3. Results A quantitative analysis of the dipole heights has been performed for primary edge dislocation dipoles only. The frequency distributions of dipole heights are shown for different grain orientations on Fig. 1b. Grain orientation does not seem to affect the dipole annihilation distance (minimum height, hmin ). However, the frequency distribution of heights depends clearly on the grain considered. To explore the reason for this dependence, a correlation between the variance σ and the mean value h of dipole height has been performed (Fig. 2b). A value of parameters (σ 2 , h) seems to be defined for each microstructure observed with a dispersion which decreases with the increase of heterogeneity: (σ 2 , h) is less well defined for homogeneous dislocation distributions than for cell structures. Additionally, σ and h decrease when dislocations walls are well defined (wall and cell structures). In other words, an increase of the heterogeneity of dislocation distribution results in a sharpening of the frequency distribution and in a shift towards low values of h. In accordance with the Tippelt et al. results on nickel [10], only few very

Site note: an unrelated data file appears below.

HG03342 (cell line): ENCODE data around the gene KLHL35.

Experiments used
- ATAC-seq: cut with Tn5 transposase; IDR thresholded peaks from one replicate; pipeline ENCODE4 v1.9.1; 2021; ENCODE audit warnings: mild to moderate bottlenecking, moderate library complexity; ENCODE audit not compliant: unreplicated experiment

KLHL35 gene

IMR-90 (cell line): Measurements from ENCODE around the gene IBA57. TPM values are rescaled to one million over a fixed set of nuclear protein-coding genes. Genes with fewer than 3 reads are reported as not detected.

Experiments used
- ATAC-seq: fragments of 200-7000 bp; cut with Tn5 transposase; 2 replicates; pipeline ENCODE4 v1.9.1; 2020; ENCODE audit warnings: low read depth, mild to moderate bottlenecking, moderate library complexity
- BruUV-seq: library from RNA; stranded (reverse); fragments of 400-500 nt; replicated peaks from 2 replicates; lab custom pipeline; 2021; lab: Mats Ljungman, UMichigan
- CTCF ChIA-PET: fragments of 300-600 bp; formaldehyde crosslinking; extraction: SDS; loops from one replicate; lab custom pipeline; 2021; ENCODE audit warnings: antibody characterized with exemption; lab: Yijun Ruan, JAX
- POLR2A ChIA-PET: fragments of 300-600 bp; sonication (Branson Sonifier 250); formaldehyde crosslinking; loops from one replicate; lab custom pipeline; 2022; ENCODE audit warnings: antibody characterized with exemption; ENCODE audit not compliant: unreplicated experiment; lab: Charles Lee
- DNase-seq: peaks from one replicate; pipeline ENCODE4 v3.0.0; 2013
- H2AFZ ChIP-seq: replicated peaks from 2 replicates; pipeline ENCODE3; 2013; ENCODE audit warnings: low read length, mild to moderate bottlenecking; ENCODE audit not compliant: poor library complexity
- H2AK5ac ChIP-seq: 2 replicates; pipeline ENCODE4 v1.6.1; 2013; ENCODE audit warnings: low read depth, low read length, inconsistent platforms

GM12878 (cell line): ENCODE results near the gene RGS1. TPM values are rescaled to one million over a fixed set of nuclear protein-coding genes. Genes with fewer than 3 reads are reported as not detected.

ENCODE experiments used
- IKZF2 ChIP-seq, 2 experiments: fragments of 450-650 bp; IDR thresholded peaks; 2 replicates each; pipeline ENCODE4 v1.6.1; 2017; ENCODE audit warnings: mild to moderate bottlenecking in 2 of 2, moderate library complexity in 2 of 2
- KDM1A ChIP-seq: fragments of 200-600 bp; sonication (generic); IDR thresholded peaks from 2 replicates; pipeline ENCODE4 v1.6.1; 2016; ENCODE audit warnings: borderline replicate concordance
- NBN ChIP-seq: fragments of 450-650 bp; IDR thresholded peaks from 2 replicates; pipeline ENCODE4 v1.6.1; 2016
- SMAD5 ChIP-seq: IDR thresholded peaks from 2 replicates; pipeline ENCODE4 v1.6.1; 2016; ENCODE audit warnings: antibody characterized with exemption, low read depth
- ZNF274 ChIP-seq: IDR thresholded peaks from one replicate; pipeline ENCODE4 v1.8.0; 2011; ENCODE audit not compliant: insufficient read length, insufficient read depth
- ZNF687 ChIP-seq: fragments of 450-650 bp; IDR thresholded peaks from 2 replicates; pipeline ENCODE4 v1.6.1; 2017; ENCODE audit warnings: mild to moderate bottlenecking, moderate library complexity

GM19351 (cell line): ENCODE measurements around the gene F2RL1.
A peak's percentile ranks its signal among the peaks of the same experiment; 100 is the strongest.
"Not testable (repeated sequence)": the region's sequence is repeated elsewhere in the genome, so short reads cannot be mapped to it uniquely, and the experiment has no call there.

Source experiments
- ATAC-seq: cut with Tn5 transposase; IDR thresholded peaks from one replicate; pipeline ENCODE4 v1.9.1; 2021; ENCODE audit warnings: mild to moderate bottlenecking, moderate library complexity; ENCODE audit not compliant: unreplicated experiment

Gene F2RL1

narrow dipoles close to hmin are found resulting in a tail in the frequency distribution at low heights (Fig. 1b). In the following, we consider the minimum value, hmin , of dipole heights and the maximum value of these hmax , to characterize the height distribution (Fig. 2a). At 823 K, a negative sensitivity of the saturation stress amplitude has been observed as a function of strain rate in relation with dynamic strain aging (DSA) [12]. In terms of dipole heights, only hmax seems to depend on strain rate (Fig. 2a). hmax increases as a function of strain rate irrespective of the plastic strain imposed. hmin is independent of strain rate and equal to 4 nm at 823 K (Fig. 2a). The effect of temperature on hmin and hmax has been also studied (Fig. 3). As previously reported for nickel, both microstructural parameters increase with increasing temperature. The minimum dipole height increases from 1.2 nm at room temperature to 5 nm at 823 K.

4. Discussion Analytical modeling of dislocation patterning under cyclic loading considers a state equation which expresses the evolution of the density of edge dipoles ρdip as a function of plastic strain γ [4–6]. This kinetic equation depends mainly on the dipole annihilation distance (hmin ) and on the critical dipole height (hmax ). Consequently, a good knowledge of these parameters is imperative. hmax corresponds to a critical distance where elastic interactions between the two edge dislocations balance the minimum athermal stress τ µ : τµ =